real - Australian Disability and Development Consortium (ADDC)

Report
AusAID Development Research Award
Scheme 2013-2015
Strengthening capacity for
disability-inclusive education
development in policy formulation,
implementation and monitoring in the
South Pacific Region
QUT
Suzanne Carrington
Hitendra Pillay
Jenny Duke
Megan Tones
USP
Subhas Chandra
Joyce Heeraman
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Queensland University of Technology
Overview
• Purposes of the Project
• Research Questions
• Research Team
• Design & Methodology
• Procedures
• Data Collection - The Index for Inclusion
• Phases of the Research Process
• Ongoing Communication, Engagement & Outcomes
• References
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Purposes of the Project
• Progress culturally-appropriate inclusive
education in Fiji, Vanuatu, Samoa &
Solomon Islands
• Develop capacity of all involved (equal
partners)
• Ensure that progress towards inclusive
education is sustainable
•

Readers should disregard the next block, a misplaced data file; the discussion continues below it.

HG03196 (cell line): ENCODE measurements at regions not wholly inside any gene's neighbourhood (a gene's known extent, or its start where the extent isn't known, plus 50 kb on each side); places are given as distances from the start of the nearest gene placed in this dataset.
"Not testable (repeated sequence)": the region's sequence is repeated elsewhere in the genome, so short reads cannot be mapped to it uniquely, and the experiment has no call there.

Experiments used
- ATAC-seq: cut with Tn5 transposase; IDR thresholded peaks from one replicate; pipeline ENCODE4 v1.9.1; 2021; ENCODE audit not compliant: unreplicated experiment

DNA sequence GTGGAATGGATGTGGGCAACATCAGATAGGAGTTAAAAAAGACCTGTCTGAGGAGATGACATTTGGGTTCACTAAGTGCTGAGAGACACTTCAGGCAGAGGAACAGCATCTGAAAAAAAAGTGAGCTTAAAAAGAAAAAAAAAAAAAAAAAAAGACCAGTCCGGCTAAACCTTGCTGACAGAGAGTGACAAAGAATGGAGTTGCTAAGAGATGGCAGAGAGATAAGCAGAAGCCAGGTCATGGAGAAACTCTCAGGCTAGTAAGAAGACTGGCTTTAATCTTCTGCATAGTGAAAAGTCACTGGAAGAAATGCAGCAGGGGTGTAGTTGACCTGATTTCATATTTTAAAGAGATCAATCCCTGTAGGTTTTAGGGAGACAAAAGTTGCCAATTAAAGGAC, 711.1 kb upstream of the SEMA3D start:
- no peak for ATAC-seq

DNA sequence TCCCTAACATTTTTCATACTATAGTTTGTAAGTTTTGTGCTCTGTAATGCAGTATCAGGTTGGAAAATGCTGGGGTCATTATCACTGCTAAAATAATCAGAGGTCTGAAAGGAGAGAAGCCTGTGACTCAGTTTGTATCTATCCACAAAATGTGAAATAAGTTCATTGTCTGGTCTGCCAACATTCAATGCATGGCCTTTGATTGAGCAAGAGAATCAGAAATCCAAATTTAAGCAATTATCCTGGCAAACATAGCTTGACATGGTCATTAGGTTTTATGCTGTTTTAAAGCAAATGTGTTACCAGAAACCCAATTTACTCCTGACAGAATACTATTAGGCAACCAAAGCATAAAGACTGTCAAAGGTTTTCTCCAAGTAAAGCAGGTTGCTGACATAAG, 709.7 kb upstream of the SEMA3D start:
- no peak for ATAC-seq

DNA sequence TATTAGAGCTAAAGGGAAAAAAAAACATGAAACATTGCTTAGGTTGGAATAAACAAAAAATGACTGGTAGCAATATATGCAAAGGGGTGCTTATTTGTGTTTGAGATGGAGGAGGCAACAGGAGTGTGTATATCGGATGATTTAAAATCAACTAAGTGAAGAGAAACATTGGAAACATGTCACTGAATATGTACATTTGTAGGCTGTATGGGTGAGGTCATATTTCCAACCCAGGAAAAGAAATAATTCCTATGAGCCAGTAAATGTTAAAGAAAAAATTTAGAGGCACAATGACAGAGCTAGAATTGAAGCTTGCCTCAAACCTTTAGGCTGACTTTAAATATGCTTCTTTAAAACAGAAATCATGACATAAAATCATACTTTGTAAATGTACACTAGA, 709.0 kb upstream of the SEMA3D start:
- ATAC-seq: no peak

Inclusive education is a response to global concerns that all children have
the right to access and complete a free and compulsory education that is
responsive to the needs and relevant to their lives (UNESCO, 2000)
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Research Questions
1. What are existing data in relation to disabilityinclusive development?
2. What are the regional, national and local
priorities for progressing disability-inclusive
education?
3. How can action-research projects contribute
to building capacity and progressing
sustainable disability-inclusive development in
school communities?
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Research Team
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Design and Methodology
Phase 1 of Project (Archival Review)
Phase 2 of Project (Action Research
Case Studies)
RQ1. Existing Data
RQ2. Country
Priorities
RQ3. School Case
Studies
Situational Analysis
Needs Analysis
Action Research
- Document analysis
-Document analysis
- Questionnaires
-Individual and focus
group interviews
Phase 1-3 of Index
for Inclusion
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-Questionnaires
-Individual and focus
group interviews
Phase 4-5 of Index
for Inclusion
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Phase 1 – Archival Review
• Situational analysis of potential factors
influencing the development, advancement and
outcomes of inclusive education in Fiji, Samoa,